Gorant: 6,545 yards, par 70.

Herre: So, not up to PGA Tour standards.

Godich: You are tough!

Evans: A 58 is a 58, no matter the course.

Hack: Agreed. Nobody else is throwing around 58s in professional (or otherwise) golf tournaments.

Morfit: I can’t believe he’s not in the Players field. What’s up with that? Seems like that tournament, with all its boasting about strength of field, would have to have Ishikawa, especially after the 58.

Bamberger: In the Players field or not, attention must be paid to a 58. I think it approaches what Rory did at Quail. What are your thoughts on the kid and his future? Have you seen anything that makes you not a believer?

Morfit: I was on the first tee at Harding Park when Ryo was playing a team match against Tiger and Stricker in the Presidents Cup last fall. It was captain’s pick Ishikawa’s first action of the week, so naturally there was curiosity about how he would react. When he followed Tiger’s long, straight drive with his own slightly longer, straight drive, then signaled to Greg Norman that all was good, I became a believer.

Evans: An exhibition made you a believer?

Morfit: No love for the P-Cup!

Shipnuck: His game and demeanor make me a believer. I’ve watched him at Augusta and Riv, too.

Evans: Ishikawa is a good young player. But he’s got to win in the U.S. for me to place any bets on him. Rory got over that hurdle today.

Hack: He’s 18. He just shot 58. I don’t care if it’s on the dark side of the moon, that’s unheard of and something to be cherished. We’ll see how he holds up here in due time. Something tells me he’ll be fine.

Shipnuck: He kicked butt at the Prez Cup. That was in the U.S.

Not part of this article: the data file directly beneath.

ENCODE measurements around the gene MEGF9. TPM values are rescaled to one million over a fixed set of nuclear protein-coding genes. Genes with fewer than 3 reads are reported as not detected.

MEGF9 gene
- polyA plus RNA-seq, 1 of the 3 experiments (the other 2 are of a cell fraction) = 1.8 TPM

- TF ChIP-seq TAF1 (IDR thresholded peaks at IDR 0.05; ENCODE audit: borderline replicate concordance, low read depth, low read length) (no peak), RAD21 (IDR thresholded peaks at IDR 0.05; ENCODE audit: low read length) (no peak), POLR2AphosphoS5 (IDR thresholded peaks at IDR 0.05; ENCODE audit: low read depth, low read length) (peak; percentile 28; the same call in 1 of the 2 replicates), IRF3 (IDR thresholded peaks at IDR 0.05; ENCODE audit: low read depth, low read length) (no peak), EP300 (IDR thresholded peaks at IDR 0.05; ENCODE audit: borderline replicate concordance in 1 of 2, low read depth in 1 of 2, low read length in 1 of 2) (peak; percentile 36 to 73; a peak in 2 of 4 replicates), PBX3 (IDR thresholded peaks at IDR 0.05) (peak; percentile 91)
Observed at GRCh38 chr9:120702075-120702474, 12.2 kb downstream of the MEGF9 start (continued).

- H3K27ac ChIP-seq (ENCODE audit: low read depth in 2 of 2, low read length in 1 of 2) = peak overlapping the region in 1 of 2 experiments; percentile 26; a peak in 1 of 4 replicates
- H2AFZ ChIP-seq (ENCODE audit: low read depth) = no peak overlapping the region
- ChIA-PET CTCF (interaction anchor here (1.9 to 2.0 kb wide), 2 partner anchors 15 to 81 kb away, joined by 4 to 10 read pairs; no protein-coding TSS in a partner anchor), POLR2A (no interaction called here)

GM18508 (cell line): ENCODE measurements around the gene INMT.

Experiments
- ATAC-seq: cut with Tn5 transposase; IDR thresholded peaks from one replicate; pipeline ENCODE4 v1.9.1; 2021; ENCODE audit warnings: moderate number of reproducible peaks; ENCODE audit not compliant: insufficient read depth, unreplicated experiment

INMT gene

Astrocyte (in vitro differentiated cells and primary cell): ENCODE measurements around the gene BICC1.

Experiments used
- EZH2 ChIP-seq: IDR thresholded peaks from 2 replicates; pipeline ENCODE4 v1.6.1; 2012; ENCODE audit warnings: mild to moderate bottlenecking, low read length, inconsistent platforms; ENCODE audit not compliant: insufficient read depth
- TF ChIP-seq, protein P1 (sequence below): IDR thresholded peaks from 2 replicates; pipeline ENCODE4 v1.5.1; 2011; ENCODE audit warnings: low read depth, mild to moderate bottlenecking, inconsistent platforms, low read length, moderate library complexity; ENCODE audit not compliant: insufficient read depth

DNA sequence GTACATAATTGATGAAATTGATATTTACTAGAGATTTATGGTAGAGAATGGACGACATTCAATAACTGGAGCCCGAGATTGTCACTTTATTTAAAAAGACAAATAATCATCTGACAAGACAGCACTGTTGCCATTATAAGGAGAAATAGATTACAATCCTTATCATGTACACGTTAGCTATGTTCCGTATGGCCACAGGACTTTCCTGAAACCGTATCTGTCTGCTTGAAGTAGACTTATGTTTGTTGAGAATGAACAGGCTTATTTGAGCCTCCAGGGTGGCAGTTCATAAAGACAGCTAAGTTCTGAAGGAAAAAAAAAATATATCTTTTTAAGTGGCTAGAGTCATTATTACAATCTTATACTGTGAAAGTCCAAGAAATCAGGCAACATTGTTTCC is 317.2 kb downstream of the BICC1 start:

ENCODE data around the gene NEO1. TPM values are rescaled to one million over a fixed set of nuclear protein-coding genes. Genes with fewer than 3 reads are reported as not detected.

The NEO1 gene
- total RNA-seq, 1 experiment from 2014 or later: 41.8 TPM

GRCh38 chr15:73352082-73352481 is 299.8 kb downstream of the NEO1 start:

Godich: Not the same, as you know. Think of all those Euros who played lights out in the Ryder Cup over the years. They went right back into oblivion.

Shipnuck: True. Sort of. But they didn’t have three dozen photogs chronicling their every swing at age 17. Ryo’s more or less pressure proof at this point.

Bamberger: To generalize, the Euros who kicked butt in Stateside Ryder Cup play were big-time talents: Langer, all the Spaniards, Faldo, Paddy. Ryo at Harding might have been a real look at him.

Godich: What about guys like Paul McGinley and David Gilford?


Gorant: And what about Ai Miyazato’s win?

Hack: Pretty strong day for Japanese golf.

Morfit: And Northern Ireland golf. And Spanish golf. (Alvaro Quiros winning the Spanish Open on the Euro Tour.)

Evans: It was her third win of the year. I have to say, Miyazato is the best women’s player in the world.

Shipnuck: Yeah, Ryo’s not even the best player in Japan right now.

Gorant: Bummer for Lorena. After Shin won overseas, Ochoa needed to finish fifth or better to go out atop the world rankings. She finished sixth.

Bamberger: That was a GREAT event in Mexico this week for the LPGA, and the total purse was about what Rory won at Quail. Do you think Lorena ever experienced the thrill Rory did today, the lustiness of the fans, the thrill of the roll, the big-timeness of it all? I’m guessing not, or she might never have walked away. Everyday life cannot give you what Rory experienced today, as Arnold Palmer and Nancy Lopez and others could tell us.

Shipnuck: You shoulda been at the Dinah that Lorena won. Plunging into the lake with her family, to the accompaniment of mariachis? Pretty damn lusty!

Bamberger: Good point, Alan. That Dinah event, along with the U.S. Open and the Solheim, gives the LPGA three superb events. Charlotte figured out that a great event comes from within. The Players never really had enough confidence to figure out the same thing.

Hack: Lorena felt those things. She dove into Poppy’s pond. She won the maiden St. Andrews Women’s British Open in long sleeves. I think she walks away a woman in full, with no regrets.

Bamberger: That’s a really nice way to put it, Damon, and I hope you’re right. She deserves it — one of golf’s special people, and too brief a heyday for my selfish purposes.